Just look on the internet and you will find many ways to produce income, the key is to do something, don't sit around thinking that it is too hard or that will never work. You will never know if you don't try.

5. Assets

Asset is anything that puts money in your pocket. Think about it, do you have any assets? Assets will generate income, if you have enough income from your assets you probably have a healthy, positive, cash flow. If you don't have any assets your are fully dependent on your daily job, if that goes you are in real trouble.

One of the most big misunderstandings regarding assets is your own house. Unless you are making money from your own house, it is not an asset. You have to pay for it so it does not put money in your pocket, it takes money from you. Don't misunderstand me. I am not saying that you should not own your own house, I think you should. If you pay rent your are certainly paying someone else's mortgage. You don't want that. You want your own house. Just be clear, it is not an asset.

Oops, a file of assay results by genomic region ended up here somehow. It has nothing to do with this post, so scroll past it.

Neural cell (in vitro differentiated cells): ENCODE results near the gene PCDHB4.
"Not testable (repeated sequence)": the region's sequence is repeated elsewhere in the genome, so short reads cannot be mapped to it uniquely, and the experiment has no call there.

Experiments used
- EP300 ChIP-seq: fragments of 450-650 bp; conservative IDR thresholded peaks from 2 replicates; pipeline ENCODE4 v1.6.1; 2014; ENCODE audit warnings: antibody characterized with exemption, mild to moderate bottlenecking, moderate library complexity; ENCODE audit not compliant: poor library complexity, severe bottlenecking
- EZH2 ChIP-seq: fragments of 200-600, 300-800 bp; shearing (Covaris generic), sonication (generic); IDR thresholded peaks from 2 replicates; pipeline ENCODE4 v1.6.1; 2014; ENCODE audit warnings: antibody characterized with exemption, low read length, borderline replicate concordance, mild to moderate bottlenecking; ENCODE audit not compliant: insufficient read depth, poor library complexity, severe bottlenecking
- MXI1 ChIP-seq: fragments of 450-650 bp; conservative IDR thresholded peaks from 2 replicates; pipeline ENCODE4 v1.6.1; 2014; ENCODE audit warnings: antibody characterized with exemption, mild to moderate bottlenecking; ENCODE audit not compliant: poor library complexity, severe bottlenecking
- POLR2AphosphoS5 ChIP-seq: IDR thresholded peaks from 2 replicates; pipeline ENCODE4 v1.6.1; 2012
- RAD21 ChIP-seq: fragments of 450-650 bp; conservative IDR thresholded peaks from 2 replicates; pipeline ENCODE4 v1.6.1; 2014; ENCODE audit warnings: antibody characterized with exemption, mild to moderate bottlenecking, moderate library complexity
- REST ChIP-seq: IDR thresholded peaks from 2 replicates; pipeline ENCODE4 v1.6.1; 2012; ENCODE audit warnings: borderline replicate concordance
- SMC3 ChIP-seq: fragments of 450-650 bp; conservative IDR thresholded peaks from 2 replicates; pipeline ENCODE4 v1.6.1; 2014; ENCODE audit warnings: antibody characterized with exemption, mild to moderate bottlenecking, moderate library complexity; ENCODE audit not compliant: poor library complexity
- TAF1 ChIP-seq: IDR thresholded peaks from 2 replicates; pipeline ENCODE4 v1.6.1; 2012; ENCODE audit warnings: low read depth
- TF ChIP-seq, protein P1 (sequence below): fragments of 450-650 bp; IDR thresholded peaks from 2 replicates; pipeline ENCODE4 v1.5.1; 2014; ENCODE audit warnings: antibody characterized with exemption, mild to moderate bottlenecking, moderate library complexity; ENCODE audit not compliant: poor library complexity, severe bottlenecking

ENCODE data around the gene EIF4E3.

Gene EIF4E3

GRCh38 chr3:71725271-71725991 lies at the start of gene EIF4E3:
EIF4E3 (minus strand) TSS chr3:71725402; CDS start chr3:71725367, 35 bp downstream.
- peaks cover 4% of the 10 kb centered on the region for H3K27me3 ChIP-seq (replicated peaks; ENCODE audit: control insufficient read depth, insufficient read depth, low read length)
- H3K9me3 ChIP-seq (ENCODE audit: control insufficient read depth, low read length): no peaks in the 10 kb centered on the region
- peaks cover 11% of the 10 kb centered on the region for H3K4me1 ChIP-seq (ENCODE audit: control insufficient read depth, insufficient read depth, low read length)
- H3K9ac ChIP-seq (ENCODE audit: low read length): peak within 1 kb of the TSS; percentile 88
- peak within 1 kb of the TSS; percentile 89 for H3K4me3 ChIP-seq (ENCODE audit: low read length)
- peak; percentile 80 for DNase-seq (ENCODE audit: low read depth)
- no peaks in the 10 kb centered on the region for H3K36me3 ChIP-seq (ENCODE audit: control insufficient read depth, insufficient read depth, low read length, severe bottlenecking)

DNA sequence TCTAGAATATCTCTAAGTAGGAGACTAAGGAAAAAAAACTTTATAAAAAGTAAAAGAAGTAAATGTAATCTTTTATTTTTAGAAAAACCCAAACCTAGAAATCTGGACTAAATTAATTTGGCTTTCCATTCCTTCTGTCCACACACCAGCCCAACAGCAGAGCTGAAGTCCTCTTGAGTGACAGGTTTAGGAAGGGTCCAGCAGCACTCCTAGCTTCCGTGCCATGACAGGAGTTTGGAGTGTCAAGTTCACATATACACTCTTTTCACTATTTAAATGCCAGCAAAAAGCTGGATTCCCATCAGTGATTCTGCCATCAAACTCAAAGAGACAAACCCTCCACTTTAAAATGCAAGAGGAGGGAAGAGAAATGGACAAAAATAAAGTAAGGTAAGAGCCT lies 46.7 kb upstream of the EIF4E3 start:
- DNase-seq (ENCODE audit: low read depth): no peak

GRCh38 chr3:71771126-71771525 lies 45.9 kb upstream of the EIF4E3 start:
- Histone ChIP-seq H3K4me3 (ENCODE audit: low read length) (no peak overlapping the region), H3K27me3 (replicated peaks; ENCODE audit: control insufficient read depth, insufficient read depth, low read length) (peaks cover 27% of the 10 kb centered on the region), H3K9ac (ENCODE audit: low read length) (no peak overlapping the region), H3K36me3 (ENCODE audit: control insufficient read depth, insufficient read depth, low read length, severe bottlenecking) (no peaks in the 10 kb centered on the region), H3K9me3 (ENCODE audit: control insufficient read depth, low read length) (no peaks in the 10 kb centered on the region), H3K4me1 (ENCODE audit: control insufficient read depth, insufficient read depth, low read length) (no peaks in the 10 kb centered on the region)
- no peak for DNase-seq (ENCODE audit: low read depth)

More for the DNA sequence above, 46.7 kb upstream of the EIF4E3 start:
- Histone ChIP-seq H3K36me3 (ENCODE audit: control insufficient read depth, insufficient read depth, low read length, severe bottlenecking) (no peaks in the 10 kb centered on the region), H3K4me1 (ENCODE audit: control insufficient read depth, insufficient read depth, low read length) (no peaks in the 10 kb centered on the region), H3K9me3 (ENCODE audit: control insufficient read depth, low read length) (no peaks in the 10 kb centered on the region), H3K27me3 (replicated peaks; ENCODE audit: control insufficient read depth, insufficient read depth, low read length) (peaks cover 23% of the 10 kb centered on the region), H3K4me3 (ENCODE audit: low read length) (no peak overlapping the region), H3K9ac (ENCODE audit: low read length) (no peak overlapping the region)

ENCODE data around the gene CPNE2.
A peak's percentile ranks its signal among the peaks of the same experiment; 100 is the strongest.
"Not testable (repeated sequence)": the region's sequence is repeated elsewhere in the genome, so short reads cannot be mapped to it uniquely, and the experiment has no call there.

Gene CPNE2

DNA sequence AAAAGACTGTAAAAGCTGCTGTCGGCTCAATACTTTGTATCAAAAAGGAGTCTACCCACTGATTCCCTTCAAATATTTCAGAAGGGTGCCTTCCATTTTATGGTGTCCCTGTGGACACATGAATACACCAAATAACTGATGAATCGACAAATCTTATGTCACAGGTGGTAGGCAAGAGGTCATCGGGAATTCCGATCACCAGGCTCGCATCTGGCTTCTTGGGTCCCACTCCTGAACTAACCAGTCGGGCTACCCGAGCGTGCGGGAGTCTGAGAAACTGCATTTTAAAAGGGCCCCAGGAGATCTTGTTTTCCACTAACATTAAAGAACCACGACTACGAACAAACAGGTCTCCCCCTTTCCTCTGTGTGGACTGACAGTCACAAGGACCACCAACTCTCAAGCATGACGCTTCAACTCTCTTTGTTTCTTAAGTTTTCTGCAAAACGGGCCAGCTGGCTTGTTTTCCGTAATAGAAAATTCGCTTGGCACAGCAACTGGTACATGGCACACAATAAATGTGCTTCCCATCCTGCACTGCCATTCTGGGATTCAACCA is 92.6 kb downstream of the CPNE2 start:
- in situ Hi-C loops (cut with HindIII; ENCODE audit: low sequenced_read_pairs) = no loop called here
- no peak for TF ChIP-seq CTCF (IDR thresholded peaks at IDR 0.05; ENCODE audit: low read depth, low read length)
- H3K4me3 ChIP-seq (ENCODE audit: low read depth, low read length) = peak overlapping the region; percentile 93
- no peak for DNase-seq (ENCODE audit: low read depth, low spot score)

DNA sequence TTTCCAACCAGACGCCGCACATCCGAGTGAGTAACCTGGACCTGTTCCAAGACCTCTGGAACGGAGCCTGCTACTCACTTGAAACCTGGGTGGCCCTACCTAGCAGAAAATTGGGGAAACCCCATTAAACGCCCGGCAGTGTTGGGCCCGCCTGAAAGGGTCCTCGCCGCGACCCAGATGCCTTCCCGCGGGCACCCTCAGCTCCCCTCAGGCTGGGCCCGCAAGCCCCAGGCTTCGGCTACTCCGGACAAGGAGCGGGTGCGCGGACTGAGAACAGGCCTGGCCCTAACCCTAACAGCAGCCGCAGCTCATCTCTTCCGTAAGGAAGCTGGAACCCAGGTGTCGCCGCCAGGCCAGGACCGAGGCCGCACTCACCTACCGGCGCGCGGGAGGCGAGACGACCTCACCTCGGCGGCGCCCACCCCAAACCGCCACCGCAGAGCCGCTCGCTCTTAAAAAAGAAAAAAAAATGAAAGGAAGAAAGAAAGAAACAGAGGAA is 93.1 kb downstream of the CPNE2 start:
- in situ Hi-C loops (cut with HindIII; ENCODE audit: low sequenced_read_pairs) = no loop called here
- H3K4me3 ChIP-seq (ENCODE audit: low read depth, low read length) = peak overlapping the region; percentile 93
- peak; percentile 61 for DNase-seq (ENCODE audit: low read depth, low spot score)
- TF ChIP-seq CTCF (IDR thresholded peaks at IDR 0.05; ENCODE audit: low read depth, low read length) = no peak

6. Liabilities

Liability is anything that takes money out of your pocket. Liabilities take money from you. Examples of liabilities is money owed to credit card companies, car loans, personal loans, tax.

Liabilities generate expenses that are related to those liabilities, the loan payment for example.

Your credit card debt is a liability. Credit card is the worst type of liability. It task your money even as you sleep. Every night the credit card company calculates and accrues interest on your debt, it grows as you sleep.

Debt is not always bad. Any debt you acquire to buy assets is a good thing. A debt to buy an investment property is a good debt, to generates cash flow that should pay for the mortgage and it gives you an asset.

All of these terms are not just theories, when you combine these figures and create your financial statement you start to get a picture of exactly where you are.

If all of your income is passive income and it is going out as expenses to pay your debts then you are in real trouble.